Today the EU, Japan and especially the US have a very high natural resource use per capita. They also have many policies that make it difficult for poor countries to help their population out of poverty. The development of measurement and reporting in natural resource use and poverty reduction will be key in the 21st century and China could take the initiative, together with other interested countries, to develop reporting criteria for these areas.

In order to turn the current negative situation into an opportunity a twin track approach could be deployed. One should be short-term strategy to ensure that China is not seen as the global climate villain after the outcome in Copenhagen and the other, long-term strategy to support better understanding of China as a supporter of a global low carbon and sustainable development.

A credible short-term strategy for the Chinese government could include an official Chinese climate action report, an official engagement strategy and a world tour.

The report would explain the Chinese perspective on the preparations leading up to Copenhagen with China's submissions and proposals explained. It would also include a discussion on what China sees as the key lessons from negotiations so far. The work with the Copenhagen Accord should be presented, and how China sees future negotiations will ensure a role for different stakeholders.

It would also be good if the report included China's views regarding key issues such as Kyoto Protocol in relation to long-term cooperative action, a legally binding deal, commitment from different countries, transparency in reporting emissions and actions, technology exchange and collaboration. In the report China could also allow external voices to present their views regarding the weakness of China's positions.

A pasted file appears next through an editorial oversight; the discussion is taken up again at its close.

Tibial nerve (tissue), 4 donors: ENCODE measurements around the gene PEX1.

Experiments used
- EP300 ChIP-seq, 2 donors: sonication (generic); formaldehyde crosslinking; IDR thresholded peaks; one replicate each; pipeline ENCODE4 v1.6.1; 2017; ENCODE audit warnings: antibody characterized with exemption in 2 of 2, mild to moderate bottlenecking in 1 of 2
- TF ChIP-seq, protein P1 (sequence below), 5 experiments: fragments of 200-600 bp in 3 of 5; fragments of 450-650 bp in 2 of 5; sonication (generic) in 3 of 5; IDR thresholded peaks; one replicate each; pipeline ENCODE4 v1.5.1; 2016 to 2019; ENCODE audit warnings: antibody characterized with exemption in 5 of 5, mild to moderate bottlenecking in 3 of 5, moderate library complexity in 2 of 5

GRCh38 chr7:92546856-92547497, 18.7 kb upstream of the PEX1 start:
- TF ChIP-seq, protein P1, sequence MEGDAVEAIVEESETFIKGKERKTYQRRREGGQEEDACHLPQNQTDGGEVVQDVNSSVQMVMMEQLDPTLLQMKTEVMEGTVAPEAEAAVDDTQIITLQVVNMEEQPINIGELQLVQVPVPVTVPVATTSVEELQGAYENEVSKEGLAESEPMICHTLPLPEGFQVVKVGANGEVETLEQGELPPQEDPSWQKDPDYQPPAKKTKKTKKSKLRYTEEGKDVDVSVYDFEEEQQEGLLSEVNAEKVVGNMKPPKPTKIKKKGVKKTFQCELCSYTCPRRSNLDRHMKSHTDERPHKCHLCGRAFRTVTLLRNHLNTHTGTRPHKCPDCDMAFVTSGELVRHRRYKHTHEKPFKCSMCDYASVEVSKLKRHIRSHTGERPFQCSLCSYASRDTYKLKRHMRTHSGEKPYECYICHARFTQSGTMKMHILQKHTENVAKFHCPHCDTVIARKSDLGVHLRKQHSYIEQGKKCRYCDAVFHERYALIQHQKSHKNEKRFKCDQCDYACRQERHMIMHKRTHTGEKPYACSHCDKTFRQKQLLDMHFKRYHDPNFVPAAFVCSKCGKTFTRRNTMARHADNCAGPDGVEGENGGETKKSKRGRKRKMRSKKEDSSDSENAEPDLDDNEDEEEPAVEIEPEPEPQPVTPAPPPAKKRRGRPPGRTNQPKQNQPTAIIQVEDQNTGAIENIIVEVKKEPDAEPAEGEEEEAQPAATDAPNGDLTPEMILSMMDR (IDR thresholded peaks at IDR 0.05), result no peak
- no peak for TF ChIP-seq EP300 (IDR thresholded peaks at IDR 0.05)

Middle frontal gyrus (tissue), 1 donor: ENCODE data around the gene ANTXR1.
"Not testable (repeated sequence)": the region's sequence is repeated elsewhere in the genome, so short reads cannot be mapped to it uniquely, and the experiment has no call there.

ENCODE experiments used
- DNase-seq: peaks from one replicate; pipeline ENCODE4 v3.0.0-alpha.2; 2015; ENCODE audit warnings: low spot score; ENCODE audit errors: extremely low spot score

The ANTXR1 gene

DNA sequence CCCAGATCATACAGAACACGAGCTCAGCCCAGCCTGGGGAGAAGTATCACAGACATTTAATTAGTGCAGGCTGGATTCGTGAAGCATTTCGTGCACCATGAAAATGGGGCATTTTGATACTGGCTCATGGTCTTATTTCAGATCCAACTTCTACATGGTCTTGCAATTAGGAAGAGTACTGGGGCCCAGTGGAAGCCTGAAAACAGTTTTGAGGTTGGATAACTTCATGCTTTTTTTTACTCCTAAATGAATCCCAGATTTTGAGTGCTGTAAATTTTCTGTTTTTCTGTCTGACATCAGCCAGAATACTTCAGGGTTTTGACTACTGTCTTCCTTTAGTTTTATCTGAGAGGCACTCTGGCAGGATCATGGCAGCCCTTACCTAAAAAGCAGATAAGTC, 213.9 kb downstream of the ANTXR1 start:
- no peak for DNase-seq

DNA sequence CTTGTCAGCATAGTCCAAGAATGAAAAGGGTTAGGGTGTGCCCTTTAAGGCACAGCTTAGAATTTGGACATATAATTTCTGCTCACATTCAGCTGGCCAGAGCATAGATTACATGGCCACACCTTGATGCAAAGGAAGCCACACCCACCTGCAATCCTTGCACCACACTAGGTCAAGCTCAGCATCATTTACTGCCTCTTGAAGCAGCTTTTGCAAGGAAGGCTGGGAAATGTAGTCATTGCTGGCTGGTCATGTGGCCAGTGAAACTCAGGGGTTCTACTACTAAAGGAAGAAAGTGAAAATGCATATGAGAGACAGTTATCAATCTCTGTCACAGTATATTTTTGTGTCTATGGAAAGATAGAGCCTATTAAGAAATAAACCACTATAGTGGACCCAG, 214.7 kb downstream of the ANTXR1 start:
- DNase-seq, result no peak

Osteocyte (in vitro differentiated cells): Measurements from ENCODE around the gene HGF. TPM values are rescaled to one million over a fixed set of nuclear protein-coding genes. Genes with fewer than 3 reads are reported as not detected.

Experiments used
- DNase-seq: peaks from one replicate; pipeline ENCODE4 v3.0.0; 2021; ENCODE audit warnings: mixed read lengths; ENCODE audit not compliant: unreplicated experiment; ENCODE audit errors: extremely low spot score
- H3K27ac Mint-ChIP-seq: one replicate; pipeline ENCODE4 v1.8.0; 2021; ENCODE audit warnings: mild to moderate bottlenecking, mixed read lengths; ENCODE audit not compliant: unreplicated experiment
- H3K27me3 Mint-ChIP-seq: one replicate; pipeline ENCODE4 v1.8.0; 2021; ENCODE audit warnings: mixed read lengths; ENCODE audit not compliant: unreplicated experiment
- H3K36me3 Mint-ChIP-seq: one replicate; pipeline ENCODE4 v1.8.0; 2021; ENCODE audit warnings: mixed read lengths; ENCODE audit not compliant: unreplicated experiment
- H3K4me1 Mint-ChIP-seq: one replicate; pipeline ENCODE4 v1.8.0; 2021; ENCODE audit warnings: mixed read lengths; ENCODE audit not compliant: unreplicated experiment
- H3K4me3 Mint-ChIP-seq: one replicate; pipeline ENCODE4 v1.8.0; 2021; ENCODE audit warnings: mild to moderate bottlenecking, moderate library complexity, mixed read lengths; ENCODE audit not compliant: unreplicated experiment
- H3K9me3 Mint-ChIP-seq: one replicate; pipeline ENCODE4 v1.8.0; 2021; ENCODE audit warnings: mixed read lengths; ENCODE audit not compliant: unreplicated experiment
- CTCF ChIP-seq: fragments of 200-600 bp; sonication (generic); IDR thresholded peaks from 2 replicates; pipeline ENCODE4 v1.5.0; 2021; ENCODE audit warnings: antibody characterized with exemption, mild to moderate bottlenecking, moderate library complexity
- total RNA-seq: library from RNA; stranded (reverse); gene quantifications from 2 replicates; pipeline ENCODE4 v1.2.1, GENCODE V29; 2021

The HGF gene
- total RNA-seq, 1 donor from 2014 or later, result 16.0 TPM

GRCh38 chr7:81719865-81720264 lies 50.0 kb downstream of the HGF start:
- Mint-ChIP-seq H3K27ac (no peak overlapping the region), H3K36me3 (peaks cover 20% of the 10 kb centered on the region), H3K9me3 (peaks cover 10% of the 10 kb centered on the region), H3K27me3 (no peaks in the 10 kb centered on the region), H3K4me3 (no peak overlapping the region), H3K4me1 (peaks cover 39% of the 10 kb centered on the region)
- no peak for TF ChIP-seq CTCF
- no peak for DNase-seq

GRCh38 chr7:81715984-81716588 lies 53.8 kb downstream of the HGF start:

Almost all of the above already exist in different documents in Chinese and in English, but it would be very valuable to have them collected in a report and make them available in English. As important as the final report would be to develop the report through an engagement process where stakeholders from China and abroad are involved. In order to ensure a thorough engagement and dissemination of the final report a two-step world tour should be considered. The first step would be during the engagement process when the report is written and the second would be seminars around the world to present the final report.

In parallel with the short-term strategy the work could also begin with a long-term strategy.
One key part of this long-term strategy could be to establish centers for a global circular economy around the world. These centers can be virtual or physical, the important thing is that they allow for a place where Chinese initiatives for a better planet can be presented and discussed.

The current situation might be frustrating, but it offers a unique opportunity to provide information to people around the world about China.